Floral Cookery and PoliticsBy Larry Rettig (LarryR)
April 8, 2009
As the painting at right by French artist Pierre-Joseph Redouté reveals, the answer is my birth flower, the carnation.The Carnation Revolution in Portugal in 1974 was a coup that changed the Portuguese regime from an authoritarian dictatorship to a democracy. The revolution was noteworthy in that the revolutionaries did not use violence to achieve their goals. Holding red carnations, the civilian population of Lisbon marched in protest toward a company of regime solders and convinced the soldiers not to resist. Miraculously, the soldiers swapped their bullets for the flowers. In the aftermath, a new constitution was drafted, censorship was outlawed, free speech was allowed once more, political prisoners were released, and the Portuguese territories in Africa were declared independent. Not a bad day's work for a flower!
Carnations are native to the Mediterranean region and have been in extensive cultivation for over 2,000 years. After all those years, one wild carnation variety is still with us today. It's known in horticulture as Dianthus caryophyllus and to the gardener as the "clove pink," due to its pink color and strong scent reminiscent of cloves. Carnations are easy to grow, preferring full sun, a somewhat sandy soil, and no wet feet.
Helping to bring down repressive regimes is not the only political association that carnations enjoy. In 1866, a doctor in Alliance, Ohio, named Levi L. Lamborn, bought some potted red carnation plants for his home greenhouse. At that time carnations were relatively rare, sought-after plants in the United States. In addition to growing carnations, Dr. Lamborn had a keen interest in politics. In 1876 he ran against William McKinley for the congressional seat in his district.Despite their political rivalry, the two men were longtime personal friends. On a visit to Dr. Lamborn's home one day, Mr. McKinley had admired the beautiful red carnations in the former's greenhouse. From that day on, Dr.
The Ohio tribute to the carnation doesn't end there. In 1959, the General Assembly named Dr. Lamborn's hometown of Alliance the "Carnation City". The next year and every year since, Alliance has held a Carnation Festival during the month of August. This year the festival, from August 6-16, commemorates the 50th year of its designation as Carnation City and as the birthplace of Ohio's scarlet carnation.As a food, carnation flowers are used to flavor vinegars, syrups, jellies, and honey. To avoid pesticide exposure, care should be taken to use only organically grown carnations from one's
own garden or from an organic market in the preparation of these foods. Here is an interesting recipe called "Carnation Pickle," from a book, "The Garden of Pleasant Flowers, published by John Parkinson in 1629:
6 cups carnation flowers
Strip the petals from the rest of the flower and remove the bitter white portion at the base of the petals with a sharp knife. Lay a thin layer of petals in a wide-mouthed jar and sprinkle with brown sugar. Add another layer and sprinkle with more brown sugar and a few cloves and the coriander seeds. Add more layers and more sugar. Warm the vinegar with the bay leaves and cinnamon for 10 minutes. Pour the hot vinegar over the carnation petals. Seal and let stand for 2 weeks before eating. A peeled, sliced cucumber, or pickling onions, or green peppers, and even sweet corn cut off the cob, can be added to the recipe, alternating layers with the carnation petals. Serve with cheese.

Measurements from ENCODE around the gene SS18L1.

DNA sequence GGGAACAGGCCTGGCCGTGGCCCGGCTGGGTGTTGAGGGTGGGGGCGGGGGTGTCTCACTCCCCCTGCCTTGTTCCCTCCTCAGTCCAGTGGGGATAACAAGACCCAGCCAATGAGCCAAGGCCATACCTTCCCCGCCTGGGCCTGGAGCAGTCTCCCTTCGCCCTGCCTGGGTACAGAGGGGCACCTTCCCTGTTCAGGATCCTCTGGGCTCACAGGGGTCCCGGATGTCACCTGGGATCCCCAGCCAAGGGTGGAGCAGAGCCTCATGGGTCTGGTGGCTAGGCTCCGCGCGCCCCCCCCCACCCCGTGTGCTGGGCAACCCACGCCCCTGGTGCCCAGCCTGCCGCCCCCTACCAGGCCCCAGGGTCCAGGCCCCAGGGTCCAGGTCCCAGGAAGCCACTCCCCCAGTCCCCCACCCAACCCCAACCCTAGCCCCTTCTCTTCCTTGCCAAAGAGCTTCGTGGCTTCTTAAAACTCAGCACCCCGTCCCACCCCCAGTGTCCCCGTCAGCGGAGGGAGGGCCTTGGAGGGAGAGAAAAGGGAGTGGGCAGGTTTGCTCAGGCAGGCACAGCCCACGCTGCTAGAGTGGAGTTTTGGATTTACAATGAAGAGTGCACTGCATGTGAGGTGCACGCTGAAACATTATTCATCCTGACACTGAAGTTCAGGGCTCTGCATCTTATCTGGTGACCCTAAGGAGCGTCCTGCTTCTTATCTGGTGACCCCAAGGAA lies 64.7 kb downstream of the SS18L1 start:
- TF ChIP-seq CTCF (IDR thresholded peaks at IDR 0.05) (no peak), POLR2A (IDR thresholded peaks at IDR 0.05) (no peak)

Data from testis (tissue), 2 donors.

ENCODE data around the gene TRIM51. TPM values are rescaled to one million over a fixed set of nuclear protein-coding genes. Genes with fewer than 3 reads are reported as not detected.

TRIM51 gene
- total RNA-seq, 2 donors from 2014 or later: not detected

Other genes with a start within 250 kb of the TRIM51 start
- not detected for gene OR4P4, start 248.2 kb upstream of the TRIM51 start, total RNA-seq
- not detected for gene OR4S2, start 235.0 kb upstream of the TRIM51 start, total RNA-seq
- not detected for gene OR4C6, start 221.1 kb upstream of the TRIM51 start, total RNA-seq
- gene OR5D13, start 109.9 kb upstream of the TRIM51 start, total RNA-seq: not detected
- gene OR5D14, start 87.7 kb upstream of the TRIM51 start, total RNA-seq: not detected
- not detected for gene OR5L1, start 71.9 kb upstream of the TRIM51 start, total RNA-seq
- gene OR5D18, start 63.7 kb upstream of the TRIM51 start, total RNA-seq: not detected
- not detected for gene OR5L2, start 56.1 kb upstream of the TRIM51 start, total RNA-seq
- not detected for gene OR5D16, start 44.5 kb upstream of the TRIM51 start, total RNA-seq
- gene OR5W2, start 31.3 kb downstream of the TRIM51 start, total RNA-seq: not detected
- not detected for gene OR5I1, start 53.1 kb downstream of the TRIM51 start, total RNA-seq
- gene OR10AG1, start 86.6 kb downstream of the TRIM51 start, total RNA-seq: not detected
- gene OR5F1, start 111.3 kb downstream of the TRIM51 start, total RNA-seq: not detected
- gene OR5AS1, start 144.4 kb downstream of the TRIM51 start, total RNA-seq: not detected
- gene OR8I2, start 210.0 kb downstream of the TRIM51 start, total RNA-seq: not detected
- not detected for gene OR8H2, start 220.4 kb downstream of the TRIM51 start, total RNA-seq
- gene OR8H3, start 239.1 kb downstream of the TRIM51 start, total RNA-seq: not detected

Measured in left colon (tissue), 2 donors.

More Recipes and Dianthus Information
Northern and eastern mountains of Europe
Auvergne mountains of France
Grown in Britain as early as 1573
Indian pink or Rainbow Pink
Hills of eastern Asia
Europe and Asia and was reported in
Dwarf, alpine form, mountains of the Middle East
Native of Hungary and Bosnia
Southwestern France, introduced to Britain in 1792
Mountains of Bulgaria
Alpine meadows of Macedonia
Swiss and Italian Alps
Mountains of Macedonia
Eastern European grasslands
Temperate regions of the eastern Mediterranean
Alpine plant of southern Europe
|From "The Biology and Ecology of Dianthus caryophyllus L. (Carnation), Department of Health and Aging, Office of the Gene Technology Regulator, Canberra, Australia|
1 cup fresh or dried petals
Will last indefinitely in a cool dark place.
Uses: Tea, salad dressings, on croissants, scones, muffins and bread.
2 1/2 cups apple juice OR white wine
Bring juice or wine to a boil and pour over petals. Cover and steep until liquid has cooled, then strain out flowers leaving only liquid. Combine 2 cups of this flower infusion with sugar, lemon juice and food coloring. Bring to a boil over high heat and as soon as the sugar has dissolved, stir in the pectin. Return to a rolling boil, stirring, and boiling for exactly 1 minute. Remove the jelly from the heat and skim off any foam. Let jelly cool slightly and add more flower petals (if desired), then pour into sterilized jars. If petals do not stay suspended, stir jelly as it cools until petals stay in place. Process in hot water bath or seal with paraffin.
Yield: 4 - 5 half pints
The fairest flowers o' the season are the carnations.--William Shakespeare, "A Winter's Tale," 1601
Thanks to Wikipedia for the Redouté image, the 'Woodland Pink' photo, and the red carnation image.
The black and white images are courtesy of Internet Archive.
Images for the Dianthus bullets are from DG photos as follows:
Dianthus 'Rosie Cheeks' courtesy of ampy
© Larry Rettig 2009
Questions? Comments? Please scroll down to the form below. I enjoy hearing from my readers!